The columnist’s objectifying attitudes speak to a larger problem in our society’s attitudes about sex: one that disregards female desire and sexual agency. This is sometimes referred to as “the sexy lie” — an idea that ultimately prioritizes female physical presentation over female pleasure and construes aesthetics with sexual sensation. This absurd notion is so damaging to the female psyche that it can even prevent women from experiencing pleasure during sex because of anxiety about how they are perceived by their partner. In a number of articles, Tanonaka seems to utterly ignore female desire or overlook the possibility that a woman could have/take agency over her sexuality. His column about prostitution fails to acknowledge or account for female desire among sex workers and nonsex workers alike in his imagined scenario of legalized prostitution. He does not recognize that while female prostitutes do claim a certain amount of control over the use of their bodies, there is also a large negation of the sex worker’s own desire in such a transaction. In other columns, he discusses sex in terms of what he, as a man, does or would like to do, but there is little reflection on what his partners want or ask of him. This is problematic at best and potentially dangerous at worst as it downplays the crucial role of communication and consent. Our society misogynistically trivializes female sexual agency and desire, and Tanonaka does nothing to challenge this.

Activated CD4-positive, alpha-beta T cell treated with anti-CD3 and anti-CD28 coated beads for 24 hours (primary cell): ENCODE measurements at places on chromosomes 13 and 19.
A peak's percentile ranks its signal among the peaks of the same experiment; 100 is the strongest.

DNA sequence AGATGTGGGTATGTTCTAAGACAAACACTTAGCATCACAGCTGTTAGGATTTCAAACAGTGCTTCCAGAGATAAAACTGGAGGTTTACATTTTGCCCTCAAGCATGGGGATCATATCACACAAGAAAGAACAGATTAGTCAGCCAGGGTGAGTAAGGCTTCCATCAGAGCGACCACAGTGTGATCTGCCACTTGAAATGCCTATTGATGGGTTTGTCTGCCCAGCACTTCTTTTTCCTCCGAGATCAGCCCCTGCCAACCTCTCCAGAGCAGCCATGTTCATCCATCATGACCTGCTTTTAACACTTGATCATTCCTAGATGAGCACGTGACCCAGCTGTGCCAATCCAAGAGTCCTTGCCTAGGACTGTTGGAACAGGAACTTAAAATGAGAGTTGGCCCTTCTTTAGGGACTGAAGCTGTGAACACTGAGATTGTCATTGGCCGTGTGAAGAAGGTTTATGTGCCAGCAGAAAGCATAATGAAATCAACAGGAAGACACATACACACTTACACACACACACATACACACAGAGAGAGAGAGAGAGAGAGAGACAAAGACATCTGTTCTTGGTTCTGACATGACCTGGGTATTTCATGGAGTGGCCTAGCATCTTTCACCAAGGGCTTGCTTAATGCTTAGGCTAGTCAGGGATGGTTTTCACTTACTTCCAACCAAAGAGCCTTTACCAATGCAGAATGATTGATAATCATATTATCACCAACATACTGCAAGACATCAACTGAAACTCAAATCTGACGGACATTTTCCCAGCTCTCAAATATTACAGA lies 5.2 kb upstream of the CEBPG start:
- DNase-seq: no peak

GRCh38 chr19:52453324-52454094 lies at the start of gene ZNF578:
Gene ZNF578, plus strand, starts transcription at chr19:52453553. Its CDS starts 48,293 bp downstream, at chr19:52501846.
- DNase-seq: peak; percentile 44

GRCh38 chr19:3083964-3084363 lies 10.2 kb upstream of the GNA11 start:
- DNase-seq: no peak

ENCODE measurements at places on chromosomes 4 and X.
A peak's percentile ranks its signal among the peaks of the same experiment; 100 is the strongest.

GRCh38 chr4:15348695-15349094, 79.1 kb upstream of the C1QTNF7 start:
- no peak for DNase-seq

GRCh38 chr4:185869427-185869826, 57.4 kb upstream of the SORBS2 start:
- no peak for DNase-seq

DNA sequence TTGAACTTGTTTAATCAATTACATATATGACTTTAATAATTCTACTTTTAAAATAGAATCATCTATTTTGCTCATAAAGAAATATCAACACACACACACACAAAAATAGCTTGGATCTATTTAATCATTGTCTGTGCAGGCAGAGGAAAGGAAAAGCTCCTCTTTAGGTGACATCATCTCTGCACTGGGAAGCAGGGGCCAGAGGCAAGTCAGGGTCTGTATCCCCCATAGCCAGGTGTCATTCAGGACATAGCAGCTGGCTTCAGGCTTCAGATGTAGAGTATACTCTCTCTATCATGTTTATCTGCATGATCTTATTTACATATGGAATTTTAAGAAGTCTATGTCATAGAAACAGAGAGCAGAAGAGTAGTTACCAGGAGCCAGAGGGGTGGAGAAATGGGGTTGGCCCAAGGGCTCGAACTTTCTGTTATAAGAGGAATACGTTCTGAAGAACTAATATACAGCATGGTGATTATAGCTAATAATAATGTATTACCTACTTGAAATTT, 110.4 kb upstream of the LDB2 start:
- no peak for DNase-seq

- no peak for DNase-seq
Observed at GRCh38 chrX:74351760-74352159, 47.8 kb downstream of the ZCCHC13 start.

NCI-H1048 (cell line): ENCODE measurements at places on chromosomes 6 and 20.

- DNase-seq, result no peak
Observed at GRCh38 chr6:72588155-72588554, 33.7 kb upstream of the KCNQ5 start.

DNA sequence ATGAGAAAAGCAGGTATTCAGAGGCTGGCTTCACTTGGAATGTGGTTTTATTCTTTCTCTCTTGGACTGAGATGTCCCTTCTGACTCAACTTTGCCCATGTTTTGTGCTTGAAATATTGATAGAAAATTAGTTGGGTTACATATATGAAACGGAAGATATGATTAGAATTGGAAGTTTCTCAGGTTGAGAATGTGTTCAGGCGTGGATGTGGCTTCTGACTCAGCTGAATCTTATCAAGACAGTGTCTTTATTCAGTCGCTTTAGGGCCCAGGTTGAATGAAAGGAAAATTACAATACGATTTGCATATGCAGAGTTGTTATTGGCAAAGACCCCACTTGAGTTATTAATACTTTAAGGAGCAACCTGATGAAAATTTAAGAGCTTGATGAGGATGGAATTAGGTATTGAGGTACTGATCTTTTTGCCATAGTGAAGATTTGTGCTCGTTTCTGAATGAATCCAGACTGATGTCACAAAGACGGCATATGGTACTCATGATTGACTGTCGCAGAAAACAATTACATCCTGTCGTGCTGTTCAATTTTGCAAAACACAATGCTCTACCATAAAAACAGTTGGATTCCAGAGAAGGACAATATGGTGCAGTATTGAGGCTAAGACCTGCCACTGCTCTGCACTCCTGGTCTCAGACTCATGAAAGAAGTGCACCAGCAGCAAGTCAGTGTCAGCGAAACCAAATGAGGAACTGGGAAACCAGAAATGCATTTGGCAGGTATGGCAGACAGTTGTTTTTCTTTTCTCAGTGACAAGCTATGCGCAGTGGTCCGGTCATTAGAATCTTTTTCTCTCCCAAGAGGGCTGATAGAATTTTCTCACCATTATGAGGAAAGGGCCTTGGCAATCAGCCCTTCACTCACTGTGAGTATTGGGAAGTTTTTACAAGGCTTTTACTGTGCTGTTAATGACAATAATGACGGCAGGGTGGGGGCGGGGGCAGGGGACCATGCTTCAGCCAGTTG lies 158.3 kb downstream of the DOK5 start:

Although many of the current articles have been problematic, “Sex on Tuesday” has been and can continue to be an educational and informative part of the Daily Cal. As the oldest campus-newspaper sex column, it’s important that it continues to be groundbreaking, but even more important that it doesn’t fall into spreading opinion as fact and misinforming students with potentially harmful information. The previous author of the column, Vi Nguyen, covered a vast array of topics from masturbation and female ejaculation to cisgender bias and the bisexuality spectrum by presenting research in tandem with her opinions and experiences. Nadia Cho, the fall 2012 columnist, presented her opinion alongside relevant research and factual information about the topics of her writing. From the Affordable Care Act and its effect on patients receiving birth control to an in-depth discussion of what it means to give consent and safe BDSM practices, Nadia’s articles were not perfect, but they did not reinforce stereotypes about women’s sexuality to the extent the current column does.

We are not the first students to bring this matter to the table and express our concerns, but this has gone on long enough. We implore The Daily Californian to hold its columnists to a higher standard. Yes, these are opinion pieces, but with your reputation comes responsibility. We ask that current and future writers take the time and energy to consider the impact of their writing, because the impact of this newspaper extends far beyond the campus community.


Brittany Cliffe, UC Berkeley junior

Caitlin Boise, UC Berkeley junior

Jasmine Sankaran, UC Berkeley junior

Caitlin Quinn, UC Berkeley junior

Ferheen Abbasi, UC Berkeley senior

Matthew Lewis, UC Berkeley sophomore

Terah Tollner, UC Berkeley freshman

Eliza Suppal, UC Berkeley senior

Angelique Adams, UC Berkeley sophomore

Meghan Warner, UC Berkeley sophomore

Sofie Karasek, UC Berkeley junior

Aron Egelko, UC Berkeley sophomore

Meg Perret, UC Berkeley junior

Contact the opinion desk at [email protected].

APRIL 22, 2014